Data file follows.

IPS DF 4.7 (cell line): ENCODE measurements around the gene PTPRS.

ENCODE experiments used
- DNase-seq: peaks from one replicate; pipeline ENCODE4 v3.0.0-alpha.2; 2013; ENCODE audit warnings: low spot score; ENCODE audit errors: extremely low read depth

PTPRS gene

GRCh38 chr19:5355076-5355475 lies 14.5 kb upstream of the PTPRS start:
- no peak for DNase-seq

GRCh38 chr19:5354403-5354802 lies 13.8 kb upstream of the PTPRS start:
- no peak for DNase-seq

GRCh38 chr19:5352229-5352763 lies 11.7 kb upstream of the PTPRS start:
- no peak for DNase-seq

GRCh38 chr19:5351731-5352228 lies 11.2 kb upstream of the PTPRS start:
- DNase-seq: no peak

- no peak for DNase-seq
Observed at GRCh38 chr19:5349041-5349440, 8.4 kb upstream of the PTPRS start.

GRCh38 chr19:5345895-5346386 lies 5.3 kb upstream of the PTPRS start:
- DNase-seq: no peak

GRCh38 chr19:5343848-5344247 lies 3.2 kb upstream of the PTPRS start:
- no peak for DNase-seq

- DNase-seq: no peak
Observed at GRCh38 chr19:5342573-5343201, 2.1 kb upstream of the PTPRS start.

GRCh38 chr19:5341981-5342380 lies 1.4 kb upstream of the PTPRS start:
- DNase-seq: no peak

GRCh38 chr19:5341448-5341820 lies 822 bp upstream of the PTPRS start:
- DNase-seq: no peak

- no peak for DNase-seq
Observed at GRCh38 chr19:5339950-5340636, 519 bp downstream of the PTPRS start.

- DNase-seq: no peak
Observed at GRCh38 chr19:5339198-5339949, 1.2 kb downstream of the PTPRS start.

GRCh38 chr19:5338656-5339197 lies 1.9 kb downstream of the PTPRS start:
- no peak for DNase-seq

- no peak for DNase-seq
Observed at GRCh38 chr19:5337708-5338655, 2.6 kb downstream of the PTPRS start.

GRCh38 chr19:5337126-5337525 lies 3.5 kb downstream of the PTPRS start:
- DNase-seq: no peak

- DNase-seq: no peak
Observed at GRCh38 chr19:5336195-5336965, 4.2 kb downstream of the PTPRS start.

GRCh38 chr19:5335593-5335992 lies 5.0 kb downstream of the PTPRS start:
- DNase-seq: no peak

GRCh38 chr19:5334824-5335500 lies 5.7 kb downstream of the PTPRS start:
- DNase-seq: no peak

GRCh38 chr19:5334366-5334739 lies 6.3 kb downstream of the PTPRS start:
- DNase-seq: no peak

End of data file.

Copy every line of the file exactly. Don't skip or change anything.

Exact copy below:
IPS DF 4.7 (cell line): ENCODE measurements around the gene PTPRS.

ENCODE experiments used
- DNase-seq: peaks from one replicate; pipeline ENCODE4 v3.0.0-alpha.2; 2013; ENCODE audit warnings: low spot score; ENCODE audit errors: extremely low read depth

PTPRS gene

GRCh38 chr19:5355076-5355475 lies 14.5 kb upstream of the PTPRS start:
- no peak for DNase-seq

GRCh38 chr19:5354403-5354802 lies 13.8 kb upstream of the PTPRS start:
- no peak for DNase-seq

GRCh38 chr19:5352229-5352763 lies 11.7 kb upstream of the PTPRS start:
- no peak for DNase-seq

GRCh38 chr19:5351731-5352228 lies 11.2 kb upstream of the PTPRS start:
- DNase-seq: no peak

- no peak for DNase-seq
Observed at GRCh38 chr19:5349041-5349440, 8.4 kb upstream of the PTPRS start.

GRCh38 chr19:5345895-5346386 lies 5.3 kb upstream of the PTPRS start:
- DNase-seq: no peak

GRCh38 chr19:5343848-5344247 lies 3.2 kb upstream of the PTPRS start:
- no peak for DNase-seq

- DNase-seq: no peak
Observed at GRCh38 chr19:5342573-5343201, 2.1 kb upstream of the PTPRS start.

GRCh38 chr19:5341981-5342380 lies 1.4 kb upstream of the PTPRS start:
- DNase-seq: no peak

GRCh38 chr19:5341448-5341820 lies 822 bp upstream of the PTPRS start:
- DNase-seq: no peak

- no peak for DNase-seq
Observed at GRCh38 chr19:5339950-5340636, 519 bp downstream of the PTPRS start.

- DNase-seq: no peak
Observed at GRCh38 chr19:5339198-5339949, 1.2 kb downstream of the PTPRS start.

GRCh38 chr19:5338656-5339197 lies 1.9 kb downstream of the PTPRS start:
- no peak for DNase-seq

- no peak for DNase-seq
Observed at GRCh38 chr19:5337708-5338655, 2.6 kb downstream of the PTPRS start.

GRCh38 chr19:5337126-5337525 lies 3.5 kb downstream of the PTPRS start:
- DNase-seq: no peak

- DNase-seq: no peak
Observed at GRCh38 chr19:5336195-5336965, 4.2 kb downstream of the PTPRS start.

GRCh38 chr19:5335593-5335992 lies 5.0 kb downstream of the PTPRS start:
- DNase-seq: no peak

GRCh38 chr19:5334824-5335500 lies 5.7 kb downstream of the PTPRS start:
- DNase-seq: no peak

GRCh38 chr19:5334366-5334739 lies 6.3 kb downstream of the PTPRS start:
- DNase-seq: no peak